A House of Gentlefolk/Chapter XXVIII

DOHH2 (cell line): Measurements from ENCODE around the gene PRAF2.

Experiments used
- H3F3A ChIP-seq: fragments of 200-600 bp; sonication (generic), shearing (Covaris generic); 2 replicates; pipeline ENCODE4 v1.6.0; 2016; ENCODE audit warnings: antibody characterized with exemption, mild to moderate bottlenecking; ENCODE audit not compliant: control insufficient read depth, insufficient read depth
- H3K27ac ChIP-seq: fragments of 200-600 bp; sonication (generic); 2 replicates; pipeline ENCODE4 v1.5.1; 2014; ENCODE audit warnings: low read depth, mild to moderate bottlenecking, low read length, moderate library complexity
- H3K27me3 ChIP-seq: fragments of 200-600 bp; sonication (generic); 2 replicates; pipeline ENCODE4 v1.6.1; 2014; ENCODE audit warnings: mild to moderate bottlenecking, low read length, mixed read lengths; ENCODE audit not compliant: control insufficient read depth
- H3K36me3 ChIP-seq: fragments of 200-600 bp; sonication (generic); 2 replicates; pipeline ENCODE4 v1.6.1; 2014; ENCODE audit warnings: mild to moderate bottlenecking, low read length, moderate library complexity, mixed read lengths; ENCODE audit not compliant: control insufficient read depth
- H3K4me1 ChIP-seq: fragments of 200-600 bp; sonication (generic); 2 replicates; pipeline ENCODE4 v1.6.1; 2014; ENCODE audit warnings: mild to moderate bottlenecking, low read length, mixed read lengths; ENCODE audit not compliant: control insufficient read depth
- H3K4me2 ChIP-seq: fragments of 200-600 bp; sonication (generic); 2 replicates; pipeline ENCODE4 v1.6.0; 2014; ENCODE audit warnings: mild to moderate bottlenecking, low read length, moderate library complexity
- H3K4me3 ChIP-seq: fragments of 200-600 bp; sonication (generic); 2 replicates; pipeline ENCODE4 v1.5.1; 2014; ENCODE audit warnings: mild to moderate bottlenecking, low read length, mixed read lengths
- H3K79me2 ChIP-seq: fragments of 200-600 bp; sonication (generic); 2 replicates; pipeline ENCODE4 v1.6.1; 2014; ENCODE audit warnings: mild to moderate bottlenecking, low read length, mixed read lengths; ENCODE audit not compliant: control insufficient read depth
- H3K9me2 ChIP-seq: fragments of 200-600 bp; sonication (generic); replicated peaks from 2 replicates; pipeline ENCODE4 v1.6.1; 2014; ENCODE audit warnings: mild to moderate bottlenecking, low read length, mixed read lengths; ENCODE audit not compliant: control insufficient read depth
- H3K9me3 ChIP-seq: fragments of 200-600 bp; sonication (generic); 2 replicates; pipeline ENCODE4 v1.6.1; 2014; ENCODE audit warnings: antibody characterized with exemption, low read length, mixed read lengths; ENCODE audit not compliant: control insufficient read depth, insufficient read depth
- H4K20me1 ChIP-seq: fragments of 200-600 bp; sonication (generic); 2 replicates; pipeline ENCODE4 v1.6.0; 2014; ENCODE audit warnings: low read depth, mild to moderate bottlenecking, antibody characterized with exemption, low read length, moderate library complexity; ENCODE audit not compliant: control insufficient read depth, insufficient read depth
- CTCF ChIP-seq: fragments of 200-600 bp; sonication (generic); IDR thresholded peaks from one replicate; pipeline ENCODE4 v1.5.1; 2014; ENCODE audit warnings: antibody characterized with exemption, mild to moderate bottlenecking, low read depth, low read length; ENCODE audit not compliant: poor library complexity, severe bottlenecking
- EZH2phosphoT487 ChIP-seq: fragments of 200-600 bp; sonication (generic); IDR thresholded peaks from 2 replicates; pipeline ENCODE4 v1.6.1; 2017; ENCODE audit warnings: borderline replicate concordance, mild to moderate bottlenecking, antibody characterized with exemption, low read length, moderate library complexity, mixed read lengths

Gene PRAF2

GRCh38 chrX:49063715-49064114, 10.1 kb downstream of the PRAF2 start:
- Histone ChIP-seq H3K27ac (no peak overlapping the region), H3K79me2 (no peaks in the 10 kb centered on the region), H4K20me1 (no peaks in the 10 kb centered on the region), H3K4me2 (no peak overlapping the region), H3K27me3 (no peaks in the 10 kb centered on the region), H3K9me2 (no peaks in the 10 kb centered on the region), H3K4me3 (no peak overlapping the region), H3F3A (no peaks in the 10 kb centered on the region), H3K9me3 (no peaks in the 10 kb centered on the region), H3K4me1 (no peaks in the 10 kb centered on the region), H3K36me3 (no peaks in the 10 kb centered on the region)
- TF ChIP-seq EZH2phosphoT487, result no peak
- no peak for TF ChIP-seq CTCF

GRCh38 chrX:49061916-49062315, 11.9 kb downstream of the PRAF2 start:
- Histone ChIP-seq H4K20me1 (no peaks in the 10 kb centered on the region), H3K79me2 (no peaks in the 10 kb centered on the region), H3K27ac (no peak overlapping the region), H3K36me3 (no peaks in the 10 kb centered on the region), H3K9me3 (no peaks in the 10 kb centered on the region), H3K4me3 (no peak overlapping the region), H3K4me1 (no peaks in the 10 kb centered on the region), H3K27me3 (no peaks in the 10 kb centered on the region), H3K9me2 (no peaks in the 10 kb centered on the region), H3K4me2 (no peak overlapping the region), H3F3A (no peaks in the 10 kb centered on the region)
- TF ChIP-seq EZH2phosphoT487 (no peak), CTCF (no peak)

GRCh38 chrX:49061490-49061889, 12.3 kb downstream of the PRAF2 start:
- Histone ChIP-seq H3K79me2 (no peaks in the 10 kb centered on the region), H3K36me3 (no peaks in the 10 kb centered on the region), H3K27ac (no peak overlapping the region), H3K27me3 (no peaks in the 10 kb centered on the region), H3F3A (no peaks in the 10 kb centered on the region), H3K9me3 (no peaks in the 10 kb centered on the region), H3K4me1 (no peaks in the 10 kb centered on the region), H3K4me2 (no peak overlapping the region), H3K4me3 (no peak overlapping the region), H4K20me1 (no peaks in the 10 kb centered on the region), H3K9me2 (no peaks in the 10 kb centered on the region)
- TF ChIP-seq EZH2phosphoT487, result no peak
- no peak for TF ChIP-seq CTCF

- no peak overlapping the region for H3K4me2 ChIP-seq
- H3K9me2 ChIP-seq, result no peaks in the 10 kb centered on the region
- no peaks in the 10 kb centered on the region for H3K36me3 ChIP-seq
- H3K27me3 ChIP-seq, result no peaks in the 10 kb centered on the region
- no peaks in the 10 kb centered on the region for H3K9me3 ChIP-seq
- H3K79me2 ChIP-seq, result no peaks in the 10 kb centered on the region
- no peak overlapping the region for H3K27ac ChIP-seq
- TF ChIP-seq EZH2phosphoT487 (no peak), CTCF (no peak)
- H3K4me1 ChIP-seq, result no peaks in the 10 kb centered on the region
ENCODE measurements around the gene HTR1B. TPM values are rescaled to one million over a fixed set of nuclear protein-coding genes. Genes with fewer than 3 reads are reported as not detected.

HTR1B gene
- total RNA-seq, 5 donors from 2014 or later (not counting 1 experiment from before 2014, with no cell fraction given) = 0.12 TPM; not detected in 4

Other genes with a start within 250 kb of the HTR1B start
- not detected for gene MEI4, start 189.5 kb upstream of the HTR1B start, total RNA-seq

The next morning, over their tea, Lemm asked Lavretsky to let him have the horses to return to town. "It's time for me to set to work, that is, to my lessons," observed the old man. "Besides, I am only wasting time here." Lavretsky did not reply at once; he seemed abstracted. "Very good," he said at last; "I will come with you myself." Unaided by the servants, Lemm, groaning and wrathful, packed his small box and tore up and burnt a few sheets of music-paper. The horses were harnessed. As he came out of his own room, Lavretsky put the paper he had read last night in his pocket. During the whole course of the journey both Lemm and Lavretsky spoke little to one another; each was occupied with his own thoughts, and each was glad not to be disturbed by the other; and they parted rather coolly; which is often the way, however, with friends in Russia. Lavretsky conducted the old man to his little house; the latter got out, took his trunk and without holding out his hand to his friend (he was holding his trunk in both arms before his breast), without even looking at him, he said to him in Russian, "good-bye!" "Good-bye," repeated Lavretsky, and bade the coachman drive to his lodging. He had taken rooms in the town of O----- . . . After writing a few letters and hastily dining, Lavretsky went to the Kalitins'. In their drawing-room he found only Panshin, who informed him that Marya Dmitrievna would be in directly, and at once, with charming cordiality, entered into conversation with him. Until that day, Panshin had always treated Lavretsky, not exactly haughtily, but at least condescendingly; but Lisa, in describing her expedition of the previous day to Panshin, had spoken of Lavretsky as an excellent and clever man, that was enough; he felt bound to make a conquest of an "excellent man." Panshin began with compliments to Lavretsky, with a description of the rapture in which, according to him, the whole family of Marya Dmitrievna! spoke of Vassilyevskoe; and then, according to his custom, passing neatly to himself, began to talk about his pursuits, and his views on life, the world and government service; uttered a sentence or two upon the future of Russia, and the duty of rulers to keep a strict hand over the country; and at this point laughed light-heartedly at his own expense, and added that among other things he had been intrusted in Petersburg with the duty de poplariser l'idee du cadastre. He spoke somewhat at length, passing over all difficulties with careless self-confidence, and playing with the weightiest administrative and political questions, as a juggler plays with balls. The expressions: "That's what I would do if I were in the government;" "you as a man of intelligence, will agree with me at once," were constantly on his lips. Lavretsky listened coldly to Panshin's chatter; he did not like this handsome, clever, easily-elegant young man, with his bright smile, affable voice, and inquisitive eyes. Panshin, with the quick insight into the feelings of others, which was peculiar to him, soon guessed that he was not giving his companion any special satisfaction, and made a plausible excuse to go away, inwardly deciding that Lavretsky might be an "excellent man," but he was unattractive, aigri, and, en somme, rather absurd. Marya Dmitrievna made her appearance escorted by Gedeonovsky, then Marfa Timofyevna and Lisa came in; and after them the other members of the household; and then the musical amateur, Madame Byelenitsin, arrived, a little thinnish lady, with a languid, pretty, almost childish little face, wearing a rusting dress, a striped fan, and heavy gold bracelets. Her husband was with her, a fat red-faced man, with large hands and feet, white eye-lashes, and an immovable smile on his thick lips; his wife never spoke to him in company, but at home, in moments of tenderness, she used to call him her little sucking-pig. Panshin returned; the rooms were very full of people and noise. Such a crowd was not to Lavretsky's taste; and he was particularly irritated by Madame Byelenitsin, who kept staring at him through her eye-glasses. He would have gone away at once but for Lisa; he wanted to say a few words to her alone, but for a long time he could not get a favourable opportunity, and had to content himself with following her in secret delight with his eyes; never had her face seemed sweeter and more noble to him. She gained much from being near Madame Byelenitsin. The latter was for ever fidgeting in her chair, shrugging her narrow shoulders, giving little girlish giggles, and screwing up her eyes and then opening them wide; Lisa sat quietly, looked directly at every one and did not laugh at all. Madame Kalitin sat down to a game of cards with Marfa Timofyevna, Madame Byelenitsin, and Gedeonovsky, who played very slowly, and constantly made mistakes, frowning and wiping his face with his handkerchief. Panshin assumed a melancholy air, and expressed himself in brief, pregnant, and gloomy phrases, played the part, in fact, of the unappreciated genius, but in spite of the entreaties of Madame Byelenitsin, who was very coquettish with him, he would not consent to sing his son; he felt Lavretsky's presence a constraint. Fedor Ivanitch also spoke little the peculiar expression of his face struck Lisa directly he came into the room; she felt at once that he had something to tell her, and though she could not herself have said why, she was afraid to question him. At last, as she was going into the next room to pour out tea, she involuntarily turned her head in his direction. He at once went after her.